An frantic police manhunt for a man accused of gunning down 18 people at a bowling alley and a pub in the US state of Maine reached its second day late Thursday.
Dozens of police enforcement personnel surrounded the family home of 40-year-old suspect Robert Card, but by mid-evening, they had left the Bowdoin, near Lewiston, property to look for him elsewhere.
More than 24 hours after Card allegedly went on a rampage, resulting in America’s bloodiest mass shooting this year, a large region around Lewiston remained closed down. In addition, thirteen people were injured.
Authorities set up roadblocks, stopped schools and businesses, and advised citizens to stay indoors.
Governor Janet Mills stated that the man was “considered armed and dangerous, and police advised that Maine people should not approach him under any circumstances.”
Card was seen aiming a semi-automatic rifle as he came into the Just-in-Time bowling alley on Wednesday, according to video footage.
Law police agents encircled the Card family’s home in Bowdoin in the early evening, putting in armoured vehicles and dispatching drones and a helicopter.
State police sent a “please come outside” and “we don’t want anyone to get hurt” warning over a loudspeaker near the property, but later clarified that the warnings were standard and not evidence that Card was inside.
Dave Letarte, a lifelong neighbour, claimed the shooting “floored me.” “I would never have expected that from him,” he said of Card, according to AFP. According to his father, Leroy Walker, Joseph Walker, a manager at the Schemengees Bar & Grille, was one of those killed the night before.
Walker described his family as “suffering and dying in an unfathomable nightmare.”
“We were awake all night.” “We had no idea where to go or who to turn to,” he explained.
After the shooting began Wednesday evening, news sources carried footage of terrified people fleeing the bowling alley.
According to one survivor, he was only 15 feet (5 metres) away from the gunman when he opened fire. At first, he assumed it was a balloon popping.
“And as soon as I turned and saw it was not a balloon and he was holding a weapon, I just booked it down the lane and I slid basically into where the pins are and climbed up into the machine and was on top of the machines for about 10 minutes until the cops got there,” he went on to say.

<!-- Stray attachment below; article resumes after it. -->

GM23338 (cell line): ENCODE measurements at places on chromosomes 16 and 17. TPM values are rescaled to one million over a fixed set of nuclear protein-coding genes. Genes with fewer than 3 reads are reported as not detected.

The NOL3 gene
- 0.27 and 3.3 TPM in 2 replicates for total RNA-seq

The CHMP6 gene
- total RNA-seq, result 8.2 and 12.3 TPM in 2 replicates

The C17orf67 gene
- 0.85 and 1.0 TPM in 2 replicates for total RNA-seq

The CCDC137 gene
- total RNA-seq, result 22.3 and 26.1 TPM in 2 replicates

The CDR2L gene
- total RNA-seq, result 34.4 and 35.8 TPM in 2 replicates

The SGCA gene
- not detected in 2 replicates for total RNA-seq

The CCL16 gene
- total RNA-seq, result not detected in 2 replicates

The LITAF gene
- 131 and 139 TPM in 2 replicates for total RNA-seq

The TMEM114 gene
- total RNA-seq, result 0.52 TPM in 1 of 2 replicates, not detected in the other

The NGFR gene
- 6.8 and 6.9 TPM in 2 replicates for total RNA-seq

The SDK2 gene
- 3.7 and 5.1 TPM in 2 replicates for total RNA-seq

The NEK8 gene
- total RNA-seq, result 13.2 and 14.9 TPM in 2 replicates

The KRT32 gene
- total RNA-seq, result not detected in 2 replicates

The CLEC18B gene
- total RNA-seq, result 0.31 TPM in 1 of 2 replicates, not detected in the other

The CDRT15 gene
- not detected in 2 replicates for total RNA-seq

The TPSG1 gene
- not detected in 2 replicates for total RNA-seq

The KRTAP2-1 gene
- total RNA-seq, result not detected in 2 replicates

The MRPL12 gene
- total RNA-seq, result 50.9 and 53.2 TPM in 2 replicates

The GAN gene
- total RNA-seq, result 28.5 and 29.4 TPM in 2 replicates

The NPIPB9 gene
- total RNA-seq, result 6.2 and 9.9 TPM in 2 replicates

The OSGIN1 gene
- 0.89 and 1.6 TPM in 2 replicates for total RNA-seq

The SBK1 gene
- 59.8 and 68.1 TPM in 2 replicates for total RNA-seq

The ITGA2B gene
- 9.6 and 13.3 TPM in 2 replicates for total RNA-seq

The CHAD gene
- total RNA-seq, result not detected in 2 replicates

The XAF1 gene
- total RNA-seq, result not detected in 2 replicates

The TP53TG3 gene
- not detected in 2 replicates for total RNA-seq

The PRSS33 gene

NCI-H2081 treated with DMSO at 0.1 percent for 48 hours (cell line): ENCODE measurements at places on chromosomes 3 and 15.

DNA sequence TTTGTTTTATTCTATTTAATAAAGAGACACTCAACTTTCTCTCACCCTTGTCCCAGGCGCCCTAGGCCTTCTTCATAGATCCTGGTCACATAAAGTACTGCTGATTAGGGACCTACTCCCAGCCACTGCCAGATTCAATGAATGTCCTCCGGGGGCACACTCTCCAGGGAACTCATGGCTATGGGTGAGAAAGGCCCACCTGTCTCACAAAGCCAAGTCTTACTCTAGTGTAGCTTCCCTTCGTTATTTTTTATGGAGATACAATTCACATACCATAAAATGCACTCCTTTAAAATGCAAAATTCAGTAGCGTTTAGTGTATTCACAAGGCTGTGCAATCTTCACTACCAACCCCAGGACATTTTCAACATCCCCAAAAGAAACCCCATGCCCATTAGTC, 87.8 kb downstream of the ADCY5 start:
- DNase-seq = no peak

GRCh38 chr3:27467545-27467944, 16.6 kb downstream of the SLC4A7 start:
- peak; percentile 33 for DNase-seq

Card is a member of the United States Army Reserve. According to US media, he was recently sent for mental care after claiming to hear voices.
Hundreds of police officers dressed in military-style camouflage gear and FBI agents descended on the search area in what Lewiston police chief David St. Pierre described as a “all-hands-on-deck” effort.
Biden called Maine’s governor to offer federal assistance and ordered flags at the White House and all government buildings to be lowered to half-staff.
“Once again, our nation is in mourning after yet another senseless and tragic mass shooting,” he went on to say.
Biden went on to say that the gun violence in the United States “is not normal, and we cannot accept it,” pressing lawmakers to adopt legislation prohibiting assault weapons and high-capacity magazines.
Police and rescuers apparently arrived at the bowling alley at 7:15 p.m. in response to an active shooter, and subsequently received reports of another shooting at the Schemengees Bar & Grille.
Card appeared cool and composed as he moved through the doorway with his rifle raised in security footage showing him at the bowling alley.
Officers discovered a “vehicle of interest” – a white SUV — in Lisbon, about eight miles (12 km) from Lewiston.
This is the bloodiest shooting in the United States since 2017, when a gunman opened fire on a crowded music festival in Las Vegas, killing 60 people.
Mass shootings are all too regular in the United States, a country with more firearms than people, and every move to curtail their spread is invariably met with vehement opposition.
According to the Gun Violence Archive, a nongovernmental organisation that defines a mass shooting as four or more people injured or killed, the country has reported at least 565 major shootings this year.
Republican opponents of the constitutional right to carry arms often oppose efforts to tighten gun laws.
Despite popular indignation over the recurrent shootings, political gridlock persists.